Honor, written by Lyn Cote, is the first novel in the Quaker Brides series. It is set in 1819 and addresses several issues, such as abolition, women’s rights, spousal abuse, and capabilities of those with disabilities.
Honor Penworthy plans to inherit her grandfather’s plantation and free its slaves; but, in order to prevent this, he leaves it to her cousin instead. Now nearly destitute and homeless, Honor travels to Pittsburg to begin a new life and visit a distant relative. Unable to find work, she agrees to marry Samuel Cathwell, a deaf glassblower. When they travel to Ohio to begin a new life, taking her maid and his nephew, they face many challenges and must learn how to face them together. But when Honor becomes involved in the Underground Railroad, not knowing how Samuel feels about such things, things become very complicated.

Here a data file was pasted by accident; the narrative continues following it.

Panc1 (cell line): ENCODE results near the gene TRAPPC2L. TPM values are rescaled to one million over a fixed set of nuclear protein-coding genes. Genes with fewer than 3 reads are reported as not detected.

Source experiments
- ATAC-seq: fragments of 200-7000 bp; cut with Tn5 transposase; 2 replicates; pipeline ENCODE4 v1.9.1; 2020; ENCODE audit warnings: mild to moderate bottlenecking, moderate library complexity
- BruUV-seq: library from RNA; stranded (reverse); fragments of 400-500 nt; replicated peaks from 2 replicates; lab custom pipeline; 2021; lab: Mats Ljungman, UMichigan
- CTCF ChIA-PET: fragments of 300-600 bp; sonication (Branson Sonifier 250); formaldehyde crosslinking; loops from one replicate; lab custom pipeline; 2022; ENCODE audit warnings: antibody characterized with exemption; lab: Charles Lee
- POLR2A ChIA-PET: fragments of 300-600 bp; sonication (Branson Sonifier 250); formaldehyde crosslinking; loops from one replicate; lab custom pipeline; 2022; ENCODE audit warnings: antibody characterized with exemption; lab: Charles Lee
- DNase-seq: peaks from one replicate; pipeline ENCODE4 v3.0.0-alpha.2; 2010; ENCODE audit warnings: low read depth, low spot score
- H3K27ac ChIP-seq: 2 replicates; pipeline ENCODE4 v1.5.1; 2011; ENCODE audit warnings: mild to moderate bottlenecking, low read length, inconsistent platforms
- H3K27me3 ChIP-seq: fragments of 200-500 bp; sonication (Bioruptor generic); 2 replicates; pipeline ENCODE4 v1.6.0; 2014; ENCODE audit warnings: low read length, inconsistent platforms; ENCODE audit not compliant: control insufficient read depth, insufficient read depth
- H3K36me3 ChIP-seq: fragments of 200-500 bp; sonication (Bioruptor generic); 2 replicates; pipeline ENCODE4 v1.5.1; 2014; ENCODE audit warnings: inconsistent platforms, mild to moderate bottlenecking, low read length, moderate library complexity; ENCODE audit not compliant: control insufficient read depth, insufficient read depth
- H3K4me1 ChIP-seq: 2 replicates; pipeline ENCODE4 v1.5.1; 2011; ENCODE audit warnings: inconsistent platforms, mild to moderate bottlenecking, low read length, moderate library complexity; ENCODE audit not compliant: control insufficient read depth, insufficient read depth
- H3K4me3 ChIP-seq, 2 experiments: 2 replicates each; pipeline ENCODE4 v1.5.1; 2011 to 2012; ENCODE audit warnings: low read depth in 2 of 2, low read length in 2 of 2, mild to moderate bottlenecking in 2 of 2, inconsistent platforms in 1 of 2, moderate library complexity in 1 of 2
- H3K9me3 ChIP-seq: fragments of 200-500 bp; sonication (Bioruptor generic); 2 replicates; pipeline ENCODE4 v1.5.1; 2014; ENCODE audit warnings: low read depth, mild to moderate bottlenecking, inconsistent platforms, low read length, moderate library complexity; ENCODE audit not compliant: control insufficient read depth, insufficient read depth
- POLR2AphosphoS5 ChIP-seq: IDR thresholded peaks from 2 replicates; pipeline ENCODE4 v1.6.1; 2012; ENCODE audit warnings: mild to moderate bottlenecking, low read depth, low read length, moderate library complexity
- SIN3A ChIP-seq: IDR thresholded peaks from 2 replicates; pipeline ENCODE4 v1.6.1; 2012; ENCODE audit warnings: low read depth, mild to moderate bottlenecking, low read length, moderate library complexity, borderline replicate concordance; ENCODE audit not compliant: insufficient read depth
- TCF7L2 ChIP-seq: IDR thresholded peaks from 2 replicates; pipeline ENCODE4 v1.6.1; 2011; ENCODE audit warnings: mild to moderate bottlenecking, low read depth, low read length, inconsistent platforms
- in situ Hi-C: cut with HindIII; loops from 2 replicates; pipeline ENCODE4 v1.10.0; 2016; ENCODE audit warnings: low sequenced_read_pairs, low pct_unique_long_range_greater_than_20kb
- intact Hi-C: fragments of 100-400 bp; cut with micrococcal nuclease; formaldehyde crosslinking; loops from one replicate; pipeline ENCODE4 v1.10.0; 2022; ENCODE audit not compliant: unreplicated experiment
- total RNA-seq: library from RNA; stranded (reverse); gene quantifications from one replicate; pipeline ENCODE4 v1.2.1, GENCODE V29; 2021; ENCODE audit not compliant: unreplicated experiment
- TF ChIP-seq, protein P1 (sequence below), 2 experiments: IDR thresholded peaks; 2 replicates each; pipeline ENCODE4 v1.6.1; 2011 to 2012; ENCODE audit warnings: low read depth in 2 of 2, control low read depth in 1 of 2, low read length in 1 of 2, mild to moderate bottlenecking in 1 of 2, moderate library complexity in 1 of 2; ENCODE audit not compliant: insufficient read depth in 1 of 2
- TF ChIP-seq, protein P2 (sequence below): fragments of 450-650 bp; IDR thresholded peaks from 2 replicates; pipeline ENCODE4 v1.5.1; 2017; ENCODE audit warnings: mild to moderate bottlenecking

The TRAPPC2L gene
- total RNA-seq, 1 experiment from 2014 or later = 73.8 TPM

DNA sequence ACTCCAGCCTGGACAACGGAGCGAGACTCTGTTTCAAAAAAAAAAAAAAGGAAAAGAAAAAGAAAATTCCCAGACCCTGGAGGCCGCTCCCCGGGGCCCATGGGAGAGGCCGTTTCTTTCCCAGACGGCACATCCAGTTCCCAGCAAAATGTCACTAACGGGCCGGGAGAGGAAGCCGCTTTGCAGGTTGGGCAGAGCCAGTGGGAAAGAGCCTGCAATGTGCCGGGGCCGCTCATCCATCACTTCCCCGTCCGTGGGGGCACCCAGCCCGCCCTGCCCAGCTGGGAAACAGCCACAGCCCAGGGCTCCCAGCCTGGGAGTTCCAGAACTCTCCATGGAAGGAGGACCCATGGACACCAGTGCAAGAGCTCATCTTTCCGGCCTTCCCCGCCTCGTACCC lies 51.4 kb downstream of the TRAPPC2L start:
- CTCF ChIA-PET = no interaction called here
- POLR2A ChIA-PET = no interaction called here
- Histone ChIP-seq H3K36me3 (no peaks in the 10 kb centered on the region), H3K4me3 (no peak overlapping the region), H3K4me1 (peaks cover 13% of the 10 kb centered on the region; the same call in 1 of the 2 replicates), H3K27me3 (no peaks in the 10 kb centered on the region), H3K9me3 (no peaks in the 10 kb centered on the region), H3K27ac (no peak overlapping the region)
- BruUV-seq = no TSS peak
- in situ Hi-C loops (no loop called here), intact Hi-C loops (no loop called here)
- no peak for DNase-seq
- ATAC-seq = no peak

This was a marvelous book. I was impressed at the author’s ability to fit so many social issues into one story so well. The use of sign language and society’s low opinion of the deaf, slavery and freed black people’s rights, and women’s rights were all skillfully interwoven into this novel.
I would recommend this story to anyone who enjoys Christian historical fiction.
I received this book free from the publisher and was not required to write a positive review.